One year on for the UK Statistics Authority

Written by Web News Editor on . Posted in Conference Blog

UK Statistics Authority chair, Sir Michael Scholar, has said he hopes that delegates will agree that the Authority has “done some things well and is showing promise with others”.
 
In addressing a conference session, Sir Michael reflected on progress since he had similarly done so at last year’s conference in Nottingham. He opened with user engagement, noting that the Code of Practice had been published with a commitment to users highlighted in its first principle and embedded throughout out. He described the Society’s Statistics User Forum as a “vitally important voice in the chorus of user voices”, later saying it was both “distinctive” and “authoritative”. Sir Michael said he was looking forward to working with new SUF chair, Andrew Dilnot.
 
In later comments he noted that he had said in Nottingham that the Authority had teeth and would use them when circumstances demanded. Few will doubt that the Authority used them over the knife crime statistics episode in late 2008. He described this as a “flagrant breach” of the Code, and noted that a consequence had been that top civil servant, Sir Gus O’Donnell, had issued guidance that all civil servants were subject to the Code. Sir Michael noted that he had seen a summary of this guidance displayed in prominent places around the various government buildings he had subsequently visited.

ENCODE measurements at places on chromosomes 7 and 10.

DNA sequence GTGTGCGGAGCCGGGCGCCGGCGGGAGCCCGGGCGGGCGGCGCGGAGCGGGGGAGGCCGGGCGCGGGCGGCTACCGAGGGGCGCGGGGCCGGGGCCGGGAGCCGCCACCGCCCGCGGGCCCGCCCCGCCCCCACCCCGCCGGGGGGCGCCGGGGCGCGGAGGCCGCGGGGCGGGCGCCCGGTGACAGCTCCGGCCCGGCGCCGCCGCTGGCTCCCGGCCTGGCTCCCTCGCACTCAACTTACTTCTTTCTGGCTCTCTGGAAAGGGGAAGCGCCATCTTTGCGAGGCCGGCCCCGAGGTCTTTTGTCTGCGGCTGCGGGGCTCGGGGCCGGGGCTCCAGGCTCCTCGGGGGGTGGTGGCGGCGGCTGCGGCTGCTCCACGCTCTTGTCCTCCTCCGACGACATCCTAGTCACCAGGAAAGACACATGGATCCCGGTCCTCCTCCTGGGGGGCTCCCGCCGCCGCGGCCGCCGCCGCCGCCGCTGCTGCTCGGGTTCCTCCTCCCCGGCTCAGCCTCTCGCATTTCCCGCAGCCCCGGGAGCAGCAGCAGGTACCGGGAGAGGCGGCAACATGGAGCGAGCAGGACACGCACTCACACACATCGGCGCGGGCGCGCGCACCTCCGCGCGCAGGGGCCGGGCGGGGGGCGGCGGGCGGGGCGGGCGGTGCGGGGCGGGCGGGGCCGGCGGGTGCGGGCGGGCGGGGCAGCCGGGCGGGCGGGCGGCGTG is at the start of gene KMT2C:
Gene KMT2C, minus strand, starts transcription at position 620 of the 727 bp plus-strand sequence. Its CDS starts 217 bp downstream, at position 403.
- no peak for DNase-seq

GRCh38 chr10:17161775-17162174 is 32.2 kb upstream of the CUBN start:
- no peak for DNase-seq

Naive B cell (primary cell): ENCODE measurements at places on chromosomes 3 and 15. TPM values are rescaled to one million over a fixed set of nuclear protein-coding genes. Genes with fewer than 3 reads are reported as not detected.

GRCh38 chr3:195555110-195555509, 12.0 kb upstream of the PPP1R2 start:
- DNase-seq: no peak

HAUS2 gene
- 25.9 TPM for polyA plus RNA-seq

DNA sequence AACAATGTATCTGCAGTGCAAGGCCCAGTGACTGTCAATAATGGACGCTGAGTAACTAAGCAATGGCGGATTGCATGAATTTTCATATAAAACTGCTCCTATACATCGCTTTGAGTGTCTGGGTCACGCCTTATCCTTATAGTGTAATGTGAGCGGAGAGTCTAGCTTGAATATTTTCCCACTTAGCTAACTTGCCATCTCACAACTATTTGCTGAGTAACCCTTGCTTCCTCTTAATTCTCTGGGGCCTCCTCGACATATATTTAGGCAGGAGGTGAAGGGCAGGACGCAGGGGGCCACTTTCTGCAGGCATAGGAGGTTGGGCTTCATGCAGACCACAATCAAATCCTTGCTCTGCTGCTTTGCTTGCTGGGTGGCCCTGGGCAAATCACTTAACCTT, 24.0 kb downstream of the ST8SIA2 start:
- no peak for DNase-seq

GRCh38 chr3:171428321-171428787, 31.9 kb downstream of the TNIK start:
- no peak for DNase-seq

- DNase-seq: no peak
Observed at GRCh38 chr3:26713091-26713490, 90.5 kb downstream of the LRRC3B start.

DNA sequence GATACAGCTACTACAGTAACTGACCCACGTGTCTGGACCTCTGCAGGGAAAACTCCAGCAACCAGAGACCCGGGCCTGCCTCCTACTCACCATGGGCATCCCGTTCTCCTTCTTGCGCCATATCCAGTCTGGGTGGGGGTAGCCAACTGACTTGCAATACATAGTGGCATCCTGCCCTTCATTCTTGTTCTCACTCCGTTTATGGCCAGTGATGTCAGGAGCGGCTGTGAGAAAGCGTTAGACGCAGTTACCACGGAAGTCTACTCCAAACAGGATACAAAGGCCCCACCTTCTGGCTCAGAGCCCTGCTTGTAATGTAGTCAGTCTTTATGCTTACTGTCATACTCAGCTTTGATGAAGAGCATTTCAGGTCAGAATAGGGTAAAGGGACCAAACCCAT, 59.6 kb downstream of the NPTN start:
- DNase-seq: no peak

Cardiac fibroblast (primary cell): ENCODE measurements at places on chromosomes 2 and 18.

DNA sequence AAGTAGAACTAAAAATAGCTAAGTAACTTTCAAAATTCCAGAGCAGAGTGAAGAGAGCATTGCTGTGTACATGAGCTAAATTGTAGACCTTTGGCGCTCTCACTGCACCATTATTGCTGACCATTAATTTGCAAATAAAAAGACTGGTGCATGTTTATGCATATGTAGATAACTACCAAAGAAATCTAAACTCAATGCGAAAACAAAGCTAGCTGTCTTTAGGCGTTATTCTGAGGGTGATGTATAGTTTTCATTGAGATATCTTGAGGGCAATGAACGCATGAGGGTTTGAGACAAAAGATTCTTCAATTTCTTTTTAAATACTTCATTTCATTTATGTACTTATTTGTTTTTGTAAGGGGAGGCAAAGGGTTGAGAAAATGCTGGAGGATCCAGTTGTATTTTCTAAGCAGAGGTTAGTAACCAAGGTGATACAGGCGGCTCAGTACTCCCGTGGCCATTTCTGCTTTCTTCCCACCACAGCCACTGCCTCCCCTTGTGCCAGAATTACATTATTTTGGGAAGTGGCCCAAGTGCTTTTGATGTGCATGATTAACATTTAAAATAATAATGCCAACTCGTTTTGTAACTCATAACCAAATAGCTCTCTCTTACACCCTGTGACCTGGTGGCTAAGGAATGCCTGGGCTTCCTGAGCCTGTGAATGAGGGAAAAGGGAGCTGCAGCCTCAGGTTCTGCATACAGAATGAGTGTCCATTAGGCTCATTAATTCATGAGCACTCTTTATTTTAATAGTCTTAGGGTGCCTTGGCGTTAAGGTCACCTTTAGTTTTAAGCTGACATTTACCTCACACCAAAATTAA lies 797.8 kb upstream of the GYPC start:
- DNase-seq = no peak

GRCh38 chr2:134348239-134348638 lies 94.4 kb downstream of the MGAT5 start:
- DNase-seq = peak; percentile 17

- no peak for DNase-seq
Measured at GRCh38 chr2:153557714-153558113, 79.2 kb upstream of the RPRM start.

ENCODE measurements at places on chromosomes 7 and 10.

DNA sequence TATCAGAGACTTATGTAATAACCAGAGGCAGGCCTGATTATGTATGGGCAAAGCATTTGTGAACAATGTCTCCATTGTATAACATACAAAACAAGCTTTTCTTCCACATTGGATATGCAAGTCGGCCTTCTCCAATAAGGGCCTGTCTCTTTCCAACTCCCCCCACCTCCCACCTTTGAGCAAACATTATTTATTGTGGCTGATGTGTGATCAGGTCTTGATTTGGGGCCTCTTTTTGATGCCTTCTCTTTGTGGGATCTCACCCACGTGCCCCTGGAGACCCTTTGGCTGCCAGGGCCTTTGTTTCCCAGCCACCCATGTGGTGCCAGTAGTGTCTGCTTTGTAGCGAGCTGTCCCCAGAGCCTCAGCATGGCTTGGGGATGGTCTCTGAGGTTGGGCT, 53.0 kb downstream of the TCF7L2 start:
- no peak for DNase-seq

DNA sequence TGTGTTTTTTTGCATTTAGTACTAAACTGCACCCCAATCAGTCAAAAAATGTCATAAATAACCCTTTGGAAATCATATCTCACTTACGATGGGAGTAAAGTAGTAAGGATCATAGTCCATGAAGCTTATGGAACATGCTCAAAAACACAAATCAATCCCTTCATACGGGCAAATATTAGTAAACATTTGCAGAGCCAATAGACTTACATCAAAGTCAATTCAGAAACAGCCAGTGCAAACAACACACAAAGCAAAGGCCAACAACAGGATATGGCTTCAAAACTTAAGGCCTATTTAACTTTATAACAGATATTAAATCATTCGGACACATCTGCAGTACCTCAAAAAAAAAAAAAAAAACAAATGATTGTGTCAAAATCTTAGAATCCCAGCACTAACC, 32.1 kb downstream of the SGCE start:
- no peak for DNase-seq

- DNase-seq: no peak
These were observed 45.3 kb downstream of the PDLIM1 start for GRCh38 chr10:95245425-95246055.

Following a recap of other Authority work – on monitoring and assessment – Sir Michael turned to thoughts on the future. He talked about the vital place of statistics in political debate and described how, though he accepted that statistics would be selectively used in political argument, the Authority would intervene when their use was egregiously misleading or mendacious. He also noted that a General Election was certain to take place in 2010 and the Authority might have views on what it hoped might be adddressed. First mentioned was pre-release access, where his view is that there should none or very little. Second, he spoke about crime statistics as a work in progress. Third he discussed the funding position of the Authority. And fourth he spoke of the Authority’s campaign for an ongoing national address register.
 
 

UK Statistics Authority

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